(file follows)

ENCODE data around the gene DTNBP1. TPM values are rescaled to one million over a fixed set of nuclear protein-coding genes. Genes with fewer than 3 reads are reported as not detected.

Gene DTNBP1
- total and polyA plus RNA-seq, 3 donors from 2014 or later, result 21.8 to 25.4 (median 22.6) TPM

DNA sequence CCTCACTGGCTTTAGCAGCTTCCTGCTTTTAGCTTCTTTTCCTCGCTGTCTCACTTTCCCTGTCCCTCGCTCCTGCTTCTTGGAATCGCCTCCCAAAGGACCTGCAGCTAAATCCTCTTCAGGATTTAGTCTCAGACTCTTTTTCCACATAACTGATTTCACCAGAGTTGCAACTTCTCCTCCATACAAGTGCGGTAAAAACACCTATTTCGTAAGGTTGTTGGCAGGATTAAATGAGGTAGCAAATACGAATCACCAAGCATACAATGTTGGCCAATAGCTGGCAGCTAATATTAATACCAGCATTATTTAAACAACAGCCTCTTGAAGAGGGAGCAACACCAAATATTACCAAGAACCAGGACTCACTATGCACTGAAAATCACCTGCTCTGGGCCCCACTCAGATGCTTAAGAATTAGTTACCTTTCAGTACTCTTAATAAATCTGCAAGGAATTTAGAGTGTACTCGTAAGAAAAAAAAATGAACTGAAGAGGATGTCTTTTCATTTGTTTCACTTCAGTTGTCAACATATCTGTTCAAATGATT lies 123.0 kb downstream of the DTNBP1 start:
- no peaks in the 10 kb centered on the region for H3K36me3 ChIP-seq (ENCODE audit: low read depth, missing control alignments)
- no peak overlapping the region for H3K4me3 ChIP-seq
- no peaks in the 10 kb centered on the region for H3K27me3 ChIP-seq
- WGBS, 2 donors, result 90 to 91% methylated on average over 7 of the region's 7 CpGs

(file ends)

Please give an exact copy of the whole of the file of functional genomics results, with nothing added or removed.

ENCODE data around the gene DTNBP1. TPM values are rescaled to one million over a fixed set of nuclear protein-coding genes. Genes with fewer than 3 reads are reported as not detected.

Gene DTNBP1
- total and polyA plus RNA-seq, 3 donors from 2014 or later, result 21.8 to 25.4 (median 22.6) TPM

DNA sequence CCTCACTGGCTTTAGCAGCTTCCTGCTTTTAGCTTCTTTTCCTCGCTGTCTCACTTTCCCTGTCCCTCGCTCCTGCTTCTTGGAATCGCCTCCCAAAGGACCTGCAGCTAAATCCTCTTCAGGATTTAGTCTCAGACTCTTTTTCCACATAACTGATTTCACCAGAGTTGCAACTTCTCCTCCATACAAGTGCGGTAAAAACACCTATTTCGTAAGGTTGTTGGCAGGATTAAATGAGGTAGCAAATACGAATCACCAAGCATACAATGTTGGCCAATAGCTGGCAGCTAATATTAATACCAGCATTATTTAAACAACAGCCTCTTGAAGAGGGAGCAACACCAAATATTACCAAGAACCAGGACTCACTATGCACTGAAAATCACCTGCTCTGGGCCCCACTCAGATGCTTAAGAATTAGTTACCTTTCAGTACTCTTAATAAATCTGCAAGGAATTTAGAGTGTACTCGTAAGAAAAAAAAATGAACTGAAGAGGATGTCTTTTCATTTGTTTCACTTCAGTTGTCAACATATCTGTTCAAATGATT lies 123.0 kb downstream of the DTNBP1 start:
- no peaks in the 10 kb centered on the region for H3K36me3 ChIP-seq (ENCODE audit: low read depth, missing control alignments)
- no peak overlapping the region for H3K4me3 ChIP-seq
- no peaks in the 10 kb centered on the region for H3K27me3 ChIP-seq
- WGBS, 2 donors, result 90 to 91% methylated on average over 7 of the region's 7 CpGs